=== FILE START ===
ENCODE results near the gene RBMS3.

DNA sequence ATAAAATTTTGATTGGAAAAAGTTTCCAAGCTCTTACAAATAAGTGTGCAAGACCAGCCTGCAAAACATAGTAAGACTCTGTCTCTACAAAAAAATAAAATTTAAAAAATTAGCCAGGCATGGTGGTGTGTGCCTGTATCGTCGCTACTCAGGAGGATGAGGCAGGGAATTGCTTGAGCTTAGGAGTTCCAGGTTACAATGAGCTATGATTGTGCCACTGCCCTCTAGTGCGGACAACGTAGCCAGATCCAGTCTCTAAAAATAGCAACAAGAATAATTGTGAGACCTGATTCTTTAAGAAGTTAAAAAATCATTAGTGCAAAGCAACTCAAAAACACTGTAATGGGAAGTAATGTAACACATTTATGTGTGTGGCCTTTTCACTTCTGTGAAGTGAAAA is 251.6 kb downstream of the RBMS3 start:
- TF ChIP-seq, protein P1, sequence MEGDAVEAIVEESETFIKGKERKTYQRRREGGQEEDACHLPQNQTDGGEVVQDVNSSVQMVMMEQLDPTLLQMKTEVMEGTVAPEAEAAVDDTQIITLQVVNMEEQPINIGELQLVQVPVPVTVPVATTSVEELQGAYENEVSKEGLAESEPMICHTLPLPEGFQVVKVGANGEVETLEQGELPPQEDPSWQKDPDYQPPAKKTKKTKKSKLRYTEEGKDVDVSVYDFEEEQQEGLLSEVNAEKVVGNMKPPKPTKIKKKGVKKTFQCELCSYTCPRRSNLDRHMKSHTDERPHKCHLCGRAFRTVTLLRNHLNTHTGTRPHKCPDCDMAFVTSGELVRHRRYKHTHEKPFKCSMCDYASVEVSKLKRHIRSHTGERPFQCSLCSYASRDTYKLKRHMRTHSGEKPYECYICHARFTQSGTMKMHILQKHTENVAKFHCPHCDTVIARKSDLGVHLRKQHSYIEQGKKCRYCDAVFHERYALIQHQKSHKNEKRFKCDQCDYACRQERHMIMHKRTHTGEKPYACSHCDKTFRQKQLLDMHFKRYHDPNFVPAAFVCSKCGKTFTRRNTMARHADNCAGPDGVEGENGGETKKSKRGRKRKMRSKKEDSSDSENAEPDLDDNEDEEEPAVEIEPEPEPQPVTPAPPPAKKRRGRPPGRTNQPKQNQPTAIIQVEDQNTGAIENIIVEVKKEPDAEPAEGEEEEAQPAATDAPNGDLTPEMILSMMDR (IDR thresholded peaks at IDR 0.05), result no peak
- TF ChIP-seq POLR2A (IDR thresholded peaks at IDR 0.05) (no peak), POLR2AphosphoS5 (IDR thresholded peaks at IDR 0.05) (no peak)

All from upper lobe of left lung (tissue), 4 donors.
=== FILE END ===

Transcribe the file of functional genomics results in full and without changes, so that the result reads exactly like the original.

ENCODE results near the gene RBMS3.

DNA sequence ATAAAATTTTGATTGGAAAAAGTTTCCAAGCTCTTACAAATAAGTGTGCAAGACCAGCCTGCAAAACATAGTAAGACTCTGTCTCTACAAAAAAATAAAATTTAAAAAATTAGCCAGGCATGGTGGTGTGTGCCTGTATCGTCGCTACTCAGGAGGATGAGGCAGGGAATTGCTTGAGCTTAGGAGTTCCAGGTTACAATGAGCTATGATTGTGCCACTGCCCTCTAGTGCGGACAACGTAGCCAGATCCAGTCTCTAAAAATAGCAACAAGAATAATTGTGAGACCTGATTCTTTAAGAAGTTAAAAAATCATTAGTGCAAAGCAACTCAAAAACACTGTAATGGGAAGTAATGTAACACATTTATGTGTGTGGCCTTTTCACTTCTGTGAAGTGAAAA is 251.6 kb downstream of the RBMS3 start:
- TF ChIP-seq, protein P1, sequence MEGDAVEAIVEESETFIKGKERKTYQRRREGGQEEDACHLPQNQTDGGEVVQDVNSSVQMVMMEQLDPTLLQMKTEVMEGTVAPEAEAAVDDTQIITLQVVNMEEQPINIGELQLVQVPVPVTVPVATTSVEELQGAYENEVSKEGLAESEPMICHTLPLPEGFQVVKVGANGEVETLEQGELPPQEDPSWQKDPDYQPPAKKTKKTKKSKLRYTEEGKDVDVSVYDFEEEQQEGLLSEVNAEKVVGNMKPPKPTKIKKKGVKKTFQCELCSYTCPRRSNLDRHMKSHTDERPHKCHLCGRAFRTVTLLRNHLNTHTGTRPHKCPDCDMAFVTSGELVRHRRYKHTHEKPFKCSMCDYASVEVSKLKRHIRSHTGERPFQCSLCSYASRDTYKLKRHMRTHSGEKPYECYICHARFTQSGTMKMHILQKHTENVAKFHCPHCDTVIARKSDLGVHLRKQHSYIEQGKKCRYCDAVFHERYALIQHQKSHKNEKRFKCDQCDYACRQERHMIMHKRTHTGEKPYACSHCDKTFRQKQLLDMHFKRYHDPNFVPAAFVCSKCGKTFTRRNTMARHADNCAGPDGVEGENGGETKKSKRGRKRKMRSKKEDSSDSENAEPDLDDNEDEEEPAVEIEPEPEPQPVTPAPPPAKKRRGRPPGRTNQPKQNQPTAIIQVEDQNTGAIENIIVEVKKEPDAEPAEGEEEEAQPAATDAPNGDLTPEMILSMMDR (IDR thresholded peaks at IDR 0.05), result no peak
- TF ChIP-seq POLR2A (IDR thresholded peaks at IDR 0.05) (no peak), POLR2AphosphoS5 (IDR thresholded peaks at IDR 0.05) (no peak)

All from upper lobe of left lung (tissue), 4 donors.